The Second Belt and Road Forum for International Cooperation concluded in Beijing on April 27. For the Belt and Road Initiative (BRI), this forum produced numerous practical outcomes, with 283 agreed-upon items, including the following outstanding features:
First, building up Belt and Road on a high-quality foundation. President Xi Jinping stressed at the forum the need to “continuously promote the high-quality development [of the BRI) toward a bright future”. Coordination is needed in the following three aspects to advance the BRI’s high-quality development:
1. Coordination with participating countries’ connectivity strategies.
Connectivity is the BRI’s defining feature. If connectivity is to play its role in the BRI, it is imperative to identity the participating countries’ pressing requirements, to build urgently needed infrastructure facilities, and to build a platform for sustained cooperation. It should be noted that projects for the broad-based improvement of people’s livelihoods could generate positive trickle-down effects, and supporting improved production capacity.
2. Close ties to the global value chain
Innovation-driven development is clearly the trend of our present era. After years of effort, China is moving upwards in the global industrial chain and has the technology and capability in building the innovation of the “Digital Silk Road.” China’s advancement towards the high end of the global value chain serves as an important driving force for a new type of globalization. These changes in the value chain will help reshape the global division of labor, which not only provides more choices for developing nations, but also helps create conditions for Chinese enterprises and developed nations to carry out industrial and technological cooperation.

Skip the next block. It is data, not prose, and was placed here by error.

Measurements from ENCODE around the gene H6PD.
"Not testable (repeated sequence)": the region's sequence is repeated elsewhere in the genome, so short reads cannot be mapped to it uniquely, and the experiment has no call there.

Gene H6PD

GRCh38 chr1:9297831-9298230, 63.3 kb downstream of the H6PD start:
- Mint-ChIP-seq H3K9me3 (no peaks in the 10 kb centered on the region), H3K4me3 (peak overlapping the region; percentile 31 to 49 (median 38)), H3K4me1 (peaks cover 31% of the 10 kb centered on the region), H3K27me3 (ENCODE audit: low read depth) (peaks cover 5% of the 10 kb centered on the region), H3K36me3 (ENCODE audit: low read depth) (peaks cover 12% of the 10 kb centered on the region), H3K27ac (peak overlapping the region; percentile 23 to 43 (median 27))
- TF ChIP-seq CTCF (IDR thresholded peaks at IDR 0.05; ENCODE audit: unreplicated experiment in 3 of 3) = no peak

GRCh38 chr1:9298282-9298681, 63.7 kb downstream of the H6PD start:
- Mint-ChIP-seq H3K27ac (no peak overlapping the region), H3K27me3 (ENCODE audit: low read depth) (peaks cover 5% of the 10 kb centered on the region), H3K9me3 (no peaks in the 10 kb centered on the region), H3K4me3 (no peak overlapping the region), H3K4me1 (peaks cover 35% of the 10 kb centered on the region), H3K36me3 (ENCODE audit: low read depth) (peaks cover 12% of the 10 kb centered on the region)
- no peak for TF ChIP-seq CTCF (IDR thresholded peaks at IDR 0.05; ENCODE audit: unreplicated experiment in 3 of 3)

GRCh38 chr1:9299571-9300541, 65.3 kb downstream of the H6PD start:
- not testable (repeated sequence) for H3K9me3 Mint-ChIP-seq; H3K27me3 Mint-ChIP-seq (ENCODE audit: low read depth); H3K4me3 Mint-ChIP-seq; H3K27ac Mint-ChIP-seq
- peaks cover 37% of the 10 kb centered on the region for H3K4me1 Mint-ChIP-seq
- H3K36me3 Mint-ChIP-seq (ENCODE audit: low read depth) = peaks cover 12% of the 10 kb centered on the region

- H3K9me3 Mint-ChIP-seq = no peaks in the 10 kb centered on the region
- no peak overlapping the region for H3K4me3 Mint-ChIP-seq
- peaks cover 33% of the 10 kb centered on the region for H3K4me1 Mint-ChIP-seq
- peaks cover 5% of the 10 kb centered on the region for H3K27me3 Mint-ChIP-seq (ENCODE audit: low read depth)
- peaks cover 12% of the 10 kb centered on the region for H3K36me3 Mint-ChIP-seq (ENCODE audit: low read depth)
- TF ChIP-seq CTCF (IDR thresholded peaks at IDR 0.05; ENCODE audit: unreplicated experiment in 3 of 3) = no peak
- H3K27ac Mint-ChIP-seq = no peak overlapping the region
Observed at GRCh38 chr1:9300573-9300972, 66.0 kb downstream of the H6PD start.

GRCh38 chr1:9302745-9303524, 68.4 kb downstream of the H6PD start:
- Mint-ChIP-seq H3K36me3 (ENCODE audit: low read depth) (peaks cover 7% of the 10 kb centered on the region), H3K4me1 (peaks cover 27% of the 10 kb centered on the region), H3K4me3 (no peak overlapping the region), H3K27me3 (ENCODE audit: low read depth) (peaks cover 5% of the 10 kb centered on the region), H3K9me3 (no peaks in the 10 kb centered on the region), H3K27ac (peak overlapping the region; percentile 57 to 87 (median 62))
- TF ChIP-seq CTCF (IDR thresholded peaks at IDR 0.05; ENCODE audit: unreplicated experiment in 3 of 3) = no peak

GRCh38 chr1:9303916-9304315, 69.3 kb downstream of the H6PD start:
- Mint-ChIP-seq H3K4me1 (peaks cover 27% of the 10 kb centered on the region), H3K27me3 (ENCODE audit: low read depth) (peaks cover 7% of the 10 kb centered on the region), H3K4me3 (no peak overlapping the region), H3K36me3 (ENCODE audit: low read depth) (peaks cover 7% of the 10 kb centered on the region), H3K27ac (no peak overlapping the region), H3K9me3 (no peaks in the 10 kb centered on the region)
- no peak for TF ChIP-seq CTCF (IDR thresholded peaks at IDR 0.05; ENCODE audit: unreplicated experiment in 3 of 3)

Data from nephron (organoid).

3. Coordination on green development along the Silk Road.
BRI-driven connectivity, more often than not, involves massive and long-term development, with some massive projects likely to reshape regional ecological features. If environmental issues are not appropriately addressed, these projects are likely to trigger opposition from residents in the relevant areas. Meanwhile, some Western media commentators would play up these negative impacts and amplify opposition voices and. Therefore, it’s imperative to foster green, environmentally-friendly and sustainable development in advancing the high-quality development of the BRI.
Second, forging a global connectivity partnership. President Xi Jinping stressed that “we should forge a global connectivity partnership to achieve common development and prosperity.” Connectivity is the core concept of the BRI. This concept goes beyond physical and “hard” connectivity via roads and infrastructure facilities—it further includes “soft” connectivity such as integrating rules, standards and policies, and building up people-to-people exchanges, cultural bonds, and mutual trust. The concept incorporates five goals for the BRI-driven connectivity, namely: policy synergy, infrastructure connectivity, unimpeded trade, financial integration, and people-to-people bonds. Nonetheless, infrastructure construction remains the foundation and priority for establishing connectivity. In terms of geographical scope, neighboring regions are top priorities, particularly connectivity among Asian nations, with the project gradually expanding to other regions. On this basis, a partnership based on sustainability, mutual trust, wide consultation, joint contribution, and shared benefits among all countries and regions will be explored and forged.
Third, important measures for reform and high-quality opening-up. Against anti-globalization headwinds, global economic slowdown, and surging protectionist populism, the BRI could help blaze a new trail for global governance. This path will promoting the development of economic globalization along more open, inclusive, and balanced lines, that are beneficial to all. In his keynote speech at the forum, President Xi further elaborated the significance of the BRI to the new model of governance, welcoming new contributions and opportunities for the improvement of people’s livelihoods in all countries and regions. The announcement of a series of important new measures for reform and opening-up showed that China is providing a huge impetus to promote the development of a new model of globalization.